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For further information, see CMDT Part 24-09: Stroke

Key Features

Essentials of Diagnosis

  • Sudden onset of neurologic deficit of cerebrovascular origin

  • History of hypertension, diabetes mellitus, tobacco use, atrial fibrillation, or atherosclerosis

  • Distinctive neurologic signs reflect the region of the brain involved

General Considerations

  • Stroke due to cerebral infarction is caused by thrombotic or embolic occlusion of a major vessel

  • Causes are identical to the disorders predisposing to transient ischemic attacks

  • The resulting deficit depends on the particular vessel involved and the extent of any collateral circulation

Clinical Findings

Symptoms and Signs

  • Obstruction of carotid circulation

    • Ophthalmic artery or central retinal artery occlusion

      • Probably symptomless in most cases

      • Transient embolic obstruction can lead to transient monocular blindness (amaurosis fugax)

    • Anterior cerebral artery occlusion distal to its junction with the anterior communicating artery

      • Causes weakness and cortical sensory loss in the contralateral leg and sometimes mild weakness of the arm, especially proximally

      • A contralateral grasp reflex, paratonic rigidity, and abulia (lack of initiative) or frank confusion may be present

      • Urinary incontinence is not uncommon

      • Bilateral anterior cerebral infarction may cause marked behavioral changes and memory disturbances

      • Unilateral anterior cerebral artery occlusion proximal to the junction with the anterior communicating artery is generally well tolerated because of the collateral supply from the other side

    • Middle cerebral artery occlusion

      • Leads to contralateral hemiplegia, hemisensory loss, and homonymous hemianopia, with the eyes deviated to the side of the lesion

      • If the dominant hemisphere is involved, global aphasia is also present

      • In extreme cases, there may be considerable swelling of the hemisphere, leading to drowsiness, stupor, and coma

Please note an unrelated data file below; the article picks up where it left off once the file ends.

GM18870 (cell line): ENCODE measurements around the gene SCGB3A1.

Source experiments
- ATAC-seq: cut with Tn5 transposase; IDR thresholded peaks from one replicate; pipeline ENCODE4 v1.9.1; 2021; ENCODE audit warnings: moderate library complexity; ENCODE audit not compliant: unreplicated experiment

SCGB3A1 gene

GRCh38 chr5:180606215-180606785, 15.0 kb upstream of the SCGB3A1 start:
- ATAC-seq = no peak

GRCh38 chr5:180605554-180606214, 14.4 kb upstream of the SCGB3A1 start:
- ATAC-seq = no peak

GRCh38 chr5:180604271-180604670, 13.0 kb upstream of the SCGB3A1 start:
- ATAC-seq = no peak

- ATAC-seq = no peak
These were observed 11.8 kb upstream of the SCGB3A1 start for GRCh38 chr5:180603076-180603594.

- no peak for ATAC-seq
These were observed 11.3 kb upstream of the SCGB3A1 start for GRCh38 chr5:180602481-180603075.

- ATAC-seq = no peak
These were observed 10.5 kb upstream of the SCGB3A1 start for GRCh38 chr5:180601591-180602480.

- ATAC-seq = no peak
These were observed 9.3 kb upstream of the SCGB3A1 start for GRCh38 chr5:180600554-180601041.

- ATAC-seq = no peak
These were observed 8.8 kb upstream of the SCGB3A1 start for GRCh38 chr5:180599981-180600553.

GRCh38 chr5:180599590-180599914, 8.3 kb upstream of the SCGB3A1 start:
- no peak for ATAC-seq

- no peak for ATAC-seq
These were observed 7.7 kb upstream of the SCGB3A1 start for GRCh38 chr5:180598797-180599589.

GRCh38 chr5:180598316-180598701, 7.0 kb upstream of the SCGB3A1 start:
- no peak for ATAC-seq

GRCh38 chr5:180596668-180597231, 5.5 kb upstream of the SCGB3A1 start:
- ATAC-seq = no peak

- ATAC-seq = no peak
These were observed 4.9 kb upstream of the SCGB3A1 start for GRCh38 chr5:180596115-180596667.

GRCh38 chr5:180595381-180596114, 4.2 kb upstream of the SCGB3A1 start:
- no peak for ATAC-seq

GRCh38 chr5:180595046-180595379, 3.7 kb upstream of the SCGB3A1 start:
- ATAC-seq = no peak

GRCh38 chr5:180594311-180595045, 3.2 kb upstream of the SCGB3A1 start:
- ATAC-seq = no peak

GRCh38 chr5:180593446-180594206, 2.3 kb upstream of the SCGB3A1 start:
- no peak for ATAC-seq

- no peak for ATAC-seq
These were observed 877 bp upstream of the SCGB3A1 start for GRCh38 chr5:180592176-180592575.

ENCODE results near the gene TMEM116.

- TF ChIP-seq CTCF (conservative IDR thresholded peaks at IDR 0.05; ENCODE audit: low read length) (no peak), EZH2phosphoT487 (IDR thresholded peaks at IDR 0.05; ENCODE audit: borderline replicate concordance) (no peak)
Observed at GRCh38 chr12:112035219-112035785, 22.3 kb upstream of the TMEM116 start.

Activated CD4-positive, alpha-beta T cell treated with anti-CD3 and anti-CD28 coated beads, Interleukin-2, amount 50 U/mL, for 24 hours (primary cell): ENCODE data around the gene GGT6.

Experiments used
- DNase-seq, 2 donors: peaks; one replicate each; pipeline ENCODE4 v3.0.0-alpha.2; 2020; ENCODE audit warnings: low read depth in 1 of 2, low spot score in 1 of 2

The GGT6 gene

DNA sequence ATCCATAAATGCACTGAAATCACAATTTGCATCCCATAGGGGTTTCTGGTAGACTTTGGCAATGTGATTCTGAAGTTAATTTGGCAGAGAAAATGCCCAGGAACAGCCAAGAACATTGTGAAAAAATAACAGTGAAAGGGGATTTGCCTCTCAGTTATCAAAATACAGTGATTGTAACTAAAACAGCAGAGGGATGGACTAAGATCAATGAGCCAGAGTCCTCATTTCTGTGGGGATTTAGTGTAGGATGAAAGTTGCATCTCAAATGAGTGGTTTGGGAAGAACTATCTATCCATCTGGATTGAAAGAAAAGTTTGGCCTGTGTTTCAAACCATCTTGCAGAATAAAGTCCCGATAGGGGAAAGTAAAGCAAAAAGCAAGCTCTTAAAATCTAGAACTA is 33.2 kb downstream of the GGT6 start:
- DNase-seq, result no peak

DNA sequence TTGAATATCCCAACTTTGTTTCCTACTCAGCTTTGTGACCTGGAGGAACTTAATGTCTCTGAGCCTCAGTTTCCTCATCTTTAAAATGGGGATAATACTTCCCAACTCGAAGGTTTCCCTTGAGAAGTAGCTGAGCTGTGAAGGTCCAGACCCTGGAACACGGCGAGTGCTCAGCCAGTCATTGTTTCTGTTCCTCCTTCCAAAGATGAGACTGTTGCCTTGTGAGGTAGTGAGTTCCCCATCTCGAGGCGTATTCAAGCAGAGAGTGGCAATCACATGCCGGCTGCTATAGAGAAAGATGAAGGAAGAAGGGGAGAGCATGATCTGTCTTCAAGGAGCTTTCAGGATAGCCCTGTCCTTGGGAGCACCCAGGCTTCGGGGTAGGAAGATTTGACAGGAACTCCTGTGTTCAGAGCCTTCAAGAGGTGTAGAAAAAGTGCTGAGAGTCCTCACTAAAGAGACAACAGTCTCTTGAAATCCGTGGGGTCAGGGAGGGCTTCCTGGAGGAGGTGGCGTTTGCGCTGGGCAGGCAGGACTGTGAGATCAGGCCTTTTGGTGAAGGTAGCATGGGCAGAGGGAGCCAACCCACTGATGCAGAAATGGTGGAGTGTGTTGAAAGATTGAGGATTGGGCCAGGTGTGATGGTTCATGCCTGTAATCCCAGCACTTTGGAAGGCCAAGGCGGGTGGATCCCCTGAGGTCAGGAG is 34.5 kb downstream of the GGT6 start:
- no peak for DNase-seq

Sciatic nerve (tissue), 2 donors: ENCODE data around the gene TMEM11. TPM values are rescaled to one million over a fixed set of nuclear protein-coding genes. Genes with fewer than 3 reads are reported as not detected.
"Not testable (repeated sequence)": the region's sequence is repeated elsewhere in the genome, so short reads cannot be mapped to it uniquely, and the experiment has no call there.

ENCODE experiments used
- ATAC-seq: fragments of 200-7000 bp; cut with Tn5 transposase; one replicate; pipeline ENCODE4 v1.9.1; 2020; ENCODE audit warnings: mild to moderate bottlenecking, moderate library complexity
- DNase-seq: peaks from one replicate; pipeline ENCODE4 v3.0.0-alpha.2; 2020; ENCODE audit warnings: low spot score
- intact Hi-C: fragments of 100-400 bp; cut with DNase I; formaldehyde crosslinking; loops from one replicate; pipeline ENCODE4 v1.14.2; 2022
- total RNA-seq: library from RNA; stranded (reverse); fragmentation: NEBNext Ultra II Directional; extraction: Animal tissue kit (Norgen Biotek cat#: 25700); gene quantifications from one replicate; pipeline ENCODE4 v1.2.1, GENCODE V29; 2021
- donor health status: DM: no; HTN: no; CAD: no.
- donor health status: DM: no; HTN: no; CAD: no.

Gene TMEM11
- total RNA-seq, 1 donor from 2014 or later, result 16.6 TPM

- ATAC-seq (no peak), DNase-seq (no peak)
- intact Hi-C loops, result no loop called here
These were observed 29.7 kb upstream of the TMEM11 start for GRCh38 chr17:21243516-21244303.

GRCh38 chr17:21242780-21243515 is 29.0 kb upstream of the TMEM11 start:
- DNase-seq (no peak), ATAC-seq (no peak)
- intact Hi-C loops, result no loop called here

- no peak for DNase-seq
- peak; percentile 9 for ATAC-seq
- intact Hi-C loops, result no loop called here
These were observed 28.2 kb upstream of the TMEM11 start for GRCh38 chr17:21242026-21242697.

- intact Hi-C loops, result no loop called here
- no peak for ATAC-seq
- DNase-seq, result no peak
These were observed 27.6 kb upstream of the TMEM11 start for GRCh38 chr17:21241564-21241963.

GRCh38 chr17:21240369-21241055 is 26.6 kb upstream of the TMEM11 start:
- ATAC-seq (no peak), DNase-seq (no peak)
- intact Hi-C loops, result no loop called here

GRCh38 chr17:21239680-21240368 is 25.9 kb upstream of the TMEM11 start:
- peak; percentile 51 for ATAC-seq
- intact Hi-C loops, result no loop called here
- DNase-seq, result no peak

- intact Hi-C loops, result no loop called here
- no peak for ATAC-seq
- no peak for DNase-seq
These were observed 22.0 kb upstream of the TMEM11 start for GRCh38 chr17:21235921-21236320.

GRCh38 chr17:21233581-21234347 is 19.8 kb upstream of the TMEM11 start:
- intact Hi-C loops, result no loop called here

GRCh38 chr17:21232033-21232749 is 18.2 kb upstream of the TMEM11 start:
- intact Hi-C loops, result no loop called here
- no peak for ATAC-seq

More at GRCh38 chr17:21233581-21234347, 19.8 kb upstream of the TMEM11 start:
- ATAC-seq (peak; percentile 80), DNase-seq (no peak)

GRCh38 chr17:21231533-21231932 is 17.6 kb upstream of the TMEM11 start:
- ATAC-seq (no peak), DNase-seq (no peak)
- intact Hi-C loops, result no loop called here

• Anterior branch occlusion leads to an expressive dysphasia and to contralateral paralysis and loss of sensations in the arm, the face and, to a lesser extent, the leg

      • Posterior branch occlusion produces a receptive (Wernicke) aphasia and a homonymous visual field defect

      • With involvement of the nondominant hemisphere, speech and comprehension are preserved, but there may be a left hemispatial neglect syndrome or constructional and visuo-spatial deficits

  • Obstruction of vertebrobasilar circulation

    • Posterior cerebral artery occlusion

      • May lead to a thalamic syndrome in which contralateral hemisensory disturbance occurs, followed by the development of spontaneous pain and hyperpathia

      • Often a macular-sparing homonymous hemianopia and sometimes a mild, usually temporary, hemiparesis occurs

    • Vertebral artery occlusion

      • May be clinically silent when occlusion is below the origin of the anterior spinal and posterior inferior cerebellar arteries because the circulation is maintained by the other vertebral artery

      • If the remaining vertebral artery is congenitally small or severely atherosclerotic, a deficit similar to that of basilar artery occlusion is seen unless there is good collateral circulation from the anterior circulation through the circle of Willis

      • With occlusion of the small paramedian arteries arising from the vertebral artery, contralateral hemiplegia and sensory deficit occur in association with an ...

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